3. Prioritize and sort

Once you’ve written down all of your to-do items, it’s time to prioritize and sort them! Here are some categories Maura suggests using for your to do list:

  • Projects: These are the big, long-term to do items you’re working on.
  • Waiting for: If you’ve sent off a proposal and are waiting for a response, it goes here. Bonus points for adding a check-in date.
  • Future: These are items that aren’t ready to be worked on quite yet, but will be coming up soon. These items should have a start date attached to them.
  • Next actions: Your next actions are the single step items that you’re going to take care of in a timely matter. Each action item should have a due date and be prioritized by that date.

4. Create your daily to-do list

To create your daily to-do list, pull from your list of “next actions.” Just keep in mind that this daily list should be limited to three to five items.

By limiting the tasks you set for yourself each day, you’re giving yourself an achievable goal. Too many items on your list can leave you feeling unaccomplished at the end of the day.

5. Estimate the time you need

When you place an item on your to-do list, try to estimate the amount of time you’ll need to complete it. This will help you to complete small tasks in those spare moments you find during the day, and save the bigger tasks for times when you won’t be disrupted.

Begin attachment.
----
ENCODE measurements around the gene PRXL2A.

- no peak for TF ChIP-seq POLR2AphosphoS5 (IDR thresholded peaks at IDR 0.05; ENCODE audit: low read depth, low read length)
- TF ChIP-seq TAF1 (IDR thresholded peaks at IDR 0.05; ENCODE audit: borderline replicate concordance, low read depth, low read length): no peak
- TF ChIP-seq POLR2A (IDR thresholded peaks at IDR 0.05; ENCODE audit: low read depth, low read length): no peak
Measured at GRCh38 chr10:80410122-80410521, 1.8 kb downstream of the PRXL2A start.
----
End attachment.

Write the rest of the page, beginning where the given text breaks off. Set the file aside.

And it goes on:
6. Write your to-dos the night before

When you write down your tasks the night before, you’re setting up what you want to get done the next day. This can help you to set your priorities, instead of letting distractions or your a flood of emails in your inbox set your priorities.

Keep in mind: your to-do list might fluctuate. You may need to reprioritize your list mid-day to incorporate something pressing that came in. That’s ok! And that’s when an easily changeable digital to-do list comes in handy.

 

How To Stick To Your To-Do List

to do list - woman writing on whiteboard